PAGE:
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Wed. February 01, 2023
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IA-Forum Interview: Prof. Clive Jones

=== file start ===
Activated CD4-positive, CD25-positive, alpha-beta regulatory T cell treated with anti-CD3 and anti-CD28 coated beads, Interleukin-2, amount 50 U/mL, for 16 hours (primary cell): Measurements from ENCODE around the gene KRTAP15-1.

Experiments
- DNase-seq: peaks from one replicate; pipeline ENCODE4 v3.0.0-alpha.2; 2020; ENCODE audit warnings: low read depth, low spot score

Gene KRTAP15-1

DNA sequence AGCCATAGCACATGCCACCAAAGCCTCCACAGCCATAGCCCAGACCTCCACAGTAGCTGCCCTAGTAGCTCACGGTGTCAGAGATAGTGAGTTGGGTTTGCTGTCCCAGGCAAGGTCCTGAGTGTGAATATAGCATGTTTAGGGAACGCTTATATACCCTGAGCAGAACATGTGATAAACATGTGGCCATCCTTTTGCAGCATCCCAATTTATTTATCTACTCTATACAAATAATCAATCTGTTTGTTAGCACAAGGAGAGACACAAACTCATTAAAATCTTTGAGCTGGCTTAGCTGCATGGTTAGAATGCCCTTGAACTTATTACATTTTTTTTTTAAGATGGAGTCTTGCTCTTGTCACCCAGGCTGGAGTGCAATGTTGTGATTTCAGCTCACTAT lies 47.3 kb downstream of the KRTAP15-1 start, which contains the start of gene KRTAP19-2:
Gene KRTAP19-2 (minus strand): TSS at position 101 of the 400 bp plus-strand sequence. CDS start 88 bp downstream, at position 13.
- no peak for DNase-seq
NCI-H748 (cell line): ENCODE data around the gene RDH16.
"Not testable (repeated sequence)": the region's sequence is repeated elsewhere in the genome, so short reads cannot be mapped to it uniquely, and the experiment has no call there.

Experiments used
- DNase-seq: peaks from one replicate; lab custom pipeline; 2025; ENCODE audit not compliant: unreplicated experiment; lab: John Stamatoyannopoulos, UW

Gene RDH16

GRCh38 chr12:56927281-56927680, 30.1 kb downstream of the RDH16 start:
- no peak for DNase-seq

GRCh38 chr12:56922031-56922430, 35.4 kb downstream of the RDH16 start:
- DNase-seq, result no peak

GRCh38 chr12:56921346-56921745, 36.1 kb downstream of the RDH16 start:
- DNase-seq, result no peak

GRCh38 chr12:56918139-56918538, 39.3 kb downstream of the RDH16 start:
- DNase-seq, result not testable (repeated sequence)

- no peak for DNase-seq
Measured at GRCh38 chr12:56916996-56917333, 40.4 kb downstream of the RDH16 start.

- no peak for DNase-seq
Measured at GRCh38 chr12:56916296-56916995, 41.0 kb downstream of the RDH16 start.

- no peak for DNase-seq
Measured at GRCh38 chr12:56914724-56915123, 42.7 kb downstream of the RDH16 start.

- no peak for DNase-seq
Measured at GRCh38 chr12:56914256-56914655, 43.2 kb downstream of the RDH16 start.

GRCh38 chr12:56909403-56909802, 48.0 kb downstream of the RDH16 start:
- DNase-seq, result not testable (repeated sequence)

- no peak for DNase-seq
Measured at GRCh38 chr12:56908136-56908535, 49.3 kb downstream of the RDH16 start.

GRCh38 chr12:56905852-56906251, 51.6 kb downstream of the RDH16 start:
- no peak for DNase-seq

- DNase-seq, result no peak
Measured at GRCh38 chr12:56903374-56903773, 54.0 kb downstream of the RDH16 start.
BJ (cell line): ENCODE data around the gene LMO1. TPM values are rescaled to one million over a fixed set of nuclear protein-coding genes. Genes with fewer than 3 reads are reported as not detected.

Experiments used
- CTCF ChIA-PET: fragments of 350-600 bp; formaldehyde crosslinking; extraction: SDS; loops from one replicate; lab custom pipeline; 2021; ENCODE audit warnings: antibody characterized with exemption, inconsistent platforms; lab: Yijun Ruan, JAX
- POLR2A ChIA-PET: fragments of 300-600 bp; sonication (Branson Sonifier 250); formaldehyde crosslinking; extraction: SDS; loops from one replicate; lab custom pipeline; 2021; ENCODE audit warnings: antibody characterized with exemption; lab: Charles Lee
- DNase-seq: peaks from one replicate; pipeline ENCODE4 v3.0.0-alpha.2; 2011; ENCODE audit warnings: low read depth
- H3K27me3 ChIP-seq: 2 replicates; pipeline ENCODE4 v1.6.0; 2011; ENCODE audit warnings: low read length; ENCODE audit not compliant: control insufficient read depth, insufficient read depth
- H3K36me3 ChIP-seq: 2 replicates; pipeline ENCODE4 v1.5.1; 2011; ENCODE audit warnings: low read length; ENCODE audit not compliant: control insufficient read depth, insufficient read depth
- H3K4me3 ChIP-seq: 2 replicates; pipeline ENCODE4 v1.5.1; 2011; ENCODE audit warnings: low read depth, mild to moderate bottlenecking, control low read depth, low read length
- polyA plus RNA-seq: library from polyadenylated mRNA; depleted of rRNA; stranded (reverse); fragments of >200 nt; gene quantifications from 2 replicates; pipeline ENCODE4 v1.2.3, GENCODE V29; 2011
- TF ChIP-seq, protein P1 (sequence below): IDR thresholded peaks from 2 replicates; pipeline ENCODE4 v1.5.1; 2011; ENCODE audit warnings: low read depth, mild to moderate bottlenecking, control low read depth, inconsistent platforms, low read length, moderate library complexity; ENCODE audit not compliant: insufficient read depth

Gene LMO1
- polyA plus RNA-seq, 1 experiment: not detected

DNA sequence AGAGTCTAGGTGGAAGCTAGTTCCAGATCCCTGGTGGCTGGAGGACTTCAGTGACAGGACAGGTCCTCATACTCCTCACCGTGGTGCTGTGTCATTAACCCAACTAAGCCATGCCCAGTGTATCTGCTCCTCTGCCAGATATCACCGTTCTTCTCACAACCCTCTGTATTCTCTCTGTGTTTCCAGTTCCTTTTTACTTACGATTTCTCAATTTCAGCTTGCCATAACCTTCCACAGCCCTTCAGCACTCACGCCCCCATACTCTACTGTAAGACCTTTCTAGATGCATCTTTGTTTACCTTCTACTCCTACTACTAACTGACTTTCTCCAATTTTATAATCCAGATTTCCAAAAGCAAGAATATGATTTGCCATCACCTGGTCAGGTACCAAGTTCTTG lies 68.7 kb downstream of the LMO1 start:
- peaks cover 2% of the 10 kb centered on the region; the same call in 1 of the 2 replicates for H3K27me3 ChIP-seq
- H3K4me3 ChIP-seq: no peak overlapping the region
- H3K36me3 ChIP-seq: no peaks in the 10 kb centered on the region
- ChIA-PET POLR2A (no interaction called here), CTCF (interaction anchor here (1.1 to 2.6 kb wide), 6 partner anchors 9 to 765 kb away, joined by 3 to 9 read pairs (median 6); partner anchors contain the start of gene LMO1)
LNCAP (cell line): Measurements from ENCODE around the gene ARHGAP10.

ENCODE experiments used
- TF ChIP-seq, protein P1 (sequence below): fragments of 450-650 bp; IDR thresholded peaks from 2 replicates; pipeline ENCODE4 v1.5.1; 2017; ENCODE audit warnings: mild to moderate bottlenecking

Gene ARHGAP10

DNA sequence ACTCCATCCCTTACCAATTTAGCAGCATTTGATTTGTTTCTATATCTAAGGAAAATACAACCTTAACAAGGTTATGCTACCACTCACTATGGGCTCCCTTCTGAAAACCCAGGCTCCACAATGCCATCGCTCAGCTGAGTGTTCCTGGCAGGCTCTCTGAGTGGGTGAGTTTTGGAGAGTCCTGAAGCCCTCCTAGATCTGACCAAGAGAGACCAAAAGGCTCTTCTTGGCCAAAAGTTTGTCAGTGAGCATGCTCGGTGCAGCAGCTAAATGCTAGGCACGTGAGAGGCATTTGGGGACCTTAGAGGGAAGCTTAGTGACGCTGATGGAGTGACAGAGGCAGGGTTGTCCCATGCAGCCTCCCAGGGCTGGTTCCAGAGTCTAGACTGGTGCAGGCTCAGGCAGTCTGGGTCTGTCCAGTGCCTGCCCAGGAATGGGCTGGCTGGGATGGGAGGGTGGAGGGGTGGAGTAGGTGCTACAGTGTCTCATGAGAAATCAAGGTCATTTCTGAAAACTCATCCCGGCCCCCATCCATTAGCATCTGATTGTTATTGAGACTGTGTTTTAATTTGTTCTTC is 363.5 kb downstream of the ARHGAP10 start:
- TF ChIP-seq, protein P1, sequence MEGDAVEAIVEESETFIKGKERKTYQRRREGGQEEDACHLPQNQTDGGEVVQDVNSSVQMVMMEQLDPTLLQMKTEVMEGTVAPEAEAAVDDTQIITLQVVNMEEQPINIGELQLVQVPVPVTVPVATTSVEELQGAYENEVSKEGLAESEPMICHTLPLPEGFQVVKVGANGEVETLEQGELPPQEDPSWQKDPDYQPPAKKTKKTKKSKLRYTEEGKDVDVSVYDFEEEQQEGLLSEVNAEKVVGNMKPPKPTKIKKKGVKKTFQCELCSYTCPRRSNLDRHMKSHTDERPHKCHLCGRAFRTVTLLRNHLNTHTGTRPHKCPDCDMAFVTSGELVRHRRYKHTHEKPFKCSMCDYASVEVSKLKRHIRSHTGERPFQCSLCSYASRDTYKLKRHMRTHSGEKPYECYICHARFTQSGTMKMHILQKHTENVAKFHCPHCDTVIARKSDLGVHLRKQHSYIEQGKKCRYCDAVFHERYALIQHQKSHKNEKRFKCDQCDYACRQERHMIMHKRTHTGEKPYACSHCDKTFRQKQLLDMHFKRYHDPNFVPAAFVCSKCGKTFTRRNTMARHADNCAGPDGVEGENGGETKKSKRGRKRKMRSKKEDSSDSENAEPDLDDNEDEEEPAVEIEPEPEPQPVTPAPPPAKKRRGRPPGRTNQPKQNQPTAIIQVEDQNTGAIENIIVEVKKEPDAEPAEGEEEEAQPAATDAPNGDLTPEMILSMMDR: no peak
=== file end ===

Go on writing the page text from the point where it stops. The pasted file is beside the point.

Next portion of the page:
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International Affairs Forum: Where does Israel stand in relation to Hamas after the recent Gaza Offensive? Did Israel achieve its goals? Prof. Clive Jones: Let’s put this within a broader context, there has been an ongoing debate since the early part of this decade about the role of Hamas and the extent to which they are pursuing a strategy to create conditions of instability which provoke a harsh Israeli response. Many people believe that Israel had no choice given that there had been this ongoing, intermittent bombardment of Israeli towns such as Sderot and even concerns that these rockets could reach as far as Dimona where Israel has its nuclear reactor, and in some sense the Gaza Offensive was justifiable; however there are certain caveats to this approach. Firstly is the fact that Hamas is a democratically elected representative of the Palestinians in Gaza. Secondly, there were attempts by Hamas to reach some form of ceasefire which Israeli actions were seen to violate. Thirdly, it assumes that Hamas controls everything that goes on in Gaza and I’m not sure that it does. There are a number of gangs, criminal elements as well as organizations such as Islamic Jihad which means that not all of the rocket attacks on Israel can be attributed solely to Hamas. Finally it assumes that Hamas is a unified organization but there is evidence to suggest that there is a real difference between the political wing in Gaza and the military wing which is based in Damascus. Therefore it is not necessarily the case that Israel is dealing with a unified actor and that there are differences in opinion within Hamas. The military leadership based in Damascus is in essence protected by being located in an Arab state and this is partly why Israel has been so keen to push a peace agenda with the Syrians and I think that it also partly explains why the Netanyahu Government is not going to last very long. IA-Forum: Could you elaborate on that? Prof. Jones: The Generals in Israel have come out quite openly and said that a peace treaty with Syria, even if it means that Israel has to forgo the Golan Heights, is worthwhile because it would cut the cloth from under Hamas while at the same time undermining Hizbollah which is dependent upon Syria. Since many believe that Hamas and Hizbollah are the extended arm of Iranian foreign policy, Israel would also be able to counter this threat with a peace deal. However, the next part of this equation is that this has been tried before. Israel tried to reach a peace agreement with the Syrians back in the late 1990s when Ehud Barak was Prime Minister. By all accounts they came quite close to achieving a peace deal however the sticking point was a full Israeli withdrawal and Syrian access to the Sea of Galilee. Because this is Israel’s most important strategic water reserve the Israelis were unwilling to agree and the talks consequently fell apart. It also explains why Barak belatedly tried to invest in diplomatic relations with the Palestinians but not from the position of strength that a deal with the Syrians would have given him. While the idea that a Hamas that had been undermined by a Syrian peace deal would have to accept the terms dictated to it by Israel, it presupposes that Hamas could be delegitimized amongst the Palestinian people and I’m not sure that that is actually the case. Most Palestinians see the value of Hamas not in terms of its religious ideology rather in terms of a social movement, provider of services and as an alternative to the perceived corruption of Fatah. IA-Forum: You mentioned earlier the influence of Iran. What evidence is there of Iranian influence on Hamas? Prof. Jones: We know that they have sent money, we know that they support Hamas diplomatically and there is some evidence to suggest that some of the technology that has enhanced the rockets that target Israel has the hallmarks of Iranian knowhow. However I think that it has been very easy to exaggerate the Iranian influence for political purposes. Firstly, there is a massive distance between Iran and Gaza and logistically it is very difficult for Iranian-Gazan relations to happen and secondly we should always remember that Hamas is a Sunni movement and this automatically limits the type and extent of assistance that comes from Iran which is predominately a Shia state. IA-Forum: What factors are there within Israel itself that are a hindrance to the resolution of the Israel Palestine conflict? Prof. Jones: Well partly it is to do with the fractious nature of the Israeli political system itself, it is very difficult for any Israeli government to plan strategically over a four year period because they can never be sure that the disparate coalition that has been brought together will actually last for the duration. Israeli politics is littered with single issue parties that come and go but equally the growing power and the growing influence of religious parties is pulling Israel in two directions. On the one hand we have this kind of ‘settler-Israeli’ identity and on the other this very religious, Jewish identity which cuts to the very core of what it means to be Israeli. I think that this is certainly beginning to change the political landscape so there is now a Kulturkampf, a real cultural struggle over what Israel should actually be. Although this has been ongoing since the 1990s, recent democratic trends mean that this will certainly be a significant factor in what Israel will become over the next 10-20 years. The other issue is the settlements. No Israeli government can uproot 250,000 settlers from the West Bank. I think that the solution that Israel is pursuing, although possibly wrong and amoral, is to allow the settlements to remain which is why the separation wall currently goes around them. IA-Forum: Some commentators have suggested that the Israeli Defence Force (IDF) is becoming increasingly Orthodox in its ideological orientation, do you agree and do you believe that this is a concern? Prof. Jones: It is certainly a worry as it is changing the social profile of an army that has always obeyed the rules of the State. However what happens when you have to obey the laws of the State and it goes against your conscious? It should be noted that this has often happened with IDF soldiers from a secular background who were told to do things in the Occupied Territories and have refused to carry out their orders often leading to their arrest. Now a similar situation could happen amongst Ultra-Orthodox members of the IDF, but while those on the Left tend to go to prison and serve a short sentence, those on the right may be more inclined to take up arms against the State. For example, if you are an infantry captain and you’re given the task of uprooting a settlement which you yourself are from, what do you do? There becomes a conflict between obeying the laws of the State and obeying the laws of the Torah. IA-Forum: Do you think that there is a real possibility of civil war in Israel? Prof. Jones: Not within the foreseeable future by which I mean the next 10 years or so however I certainly think that the social dynamics and the demographic makeup of the State are being pulled in two different directions and it is becoming increasingly difficult to reconcile the two. Perhaps the political system could be changed by increasing the proportion of votes needed to gain a seat in the Knesset which has been suggested but ultimately the desire for a political system that encompasses all views without marginalizing fringe groups and pushing them out of the political system entirely is best administered through the current system of proportional representation. However, even within this system groups on the right are beginning to believe that their views are not being represented and are looking for other ways to ensure that for example, land is not given up to the Palestinians. IA-Forum: You recently had a paper published arguing that the security barrier, as well as protecting Israeli citizens from terrorism is equally an attempt to ensure the coherence of Israel’s ideological boundaries. Could you briefly outline your argument? Prof. Jones: The security barrier which in all likeliness will form the border of any future land agreement is not an ideal solution but is basically a compromise driven by demographic concerns. The idea of separating Israelis from Palestinians was justified on security grounds such as the threat from suicide bombers but crucially it will keep most of the settlements inside Israeli dispensation. I think it works in the sense that a) most settlers are economic settlers rather than ideological settlers and b) even the ideological settlers who have had their views dampened somewhat by middle class comforts are accepting that there is a limit to the extent of Israel’s territory. Conversely however, there is a hardcore that will never accept that and will use violent means to oppose it. IA-Forum: Does this hardcore minority that you mention have enough power and influence to affect the situation or will they remain marginalized? Prof. Jones: They don’t have enough power per se to impact upon the political system but where they do have power is being able to use direct action and violence. For example, if there was another assassination or attack on a high profile politician this would certainly impact upon the Israeli political landscape, perhaps polarizing it by setting those who see their Israeli identity in religious terms against those who see Israel as a secular construct which was original basis of Zionism as far back as the days of Theodore Herzl. The real security challenge for Israel is less the immediate military threat from Arab states or Hamas but rather the difficulty in reconciling the different identities within Israel itself. Clive Jones is Professor of Middle East Studies and International Politics at Leeds University. He has just had a paper entitled The Writing on the Wall: Israel, the Security Barrier and the Future of Zionism published in the current edition of the Mediterranean Politics journal.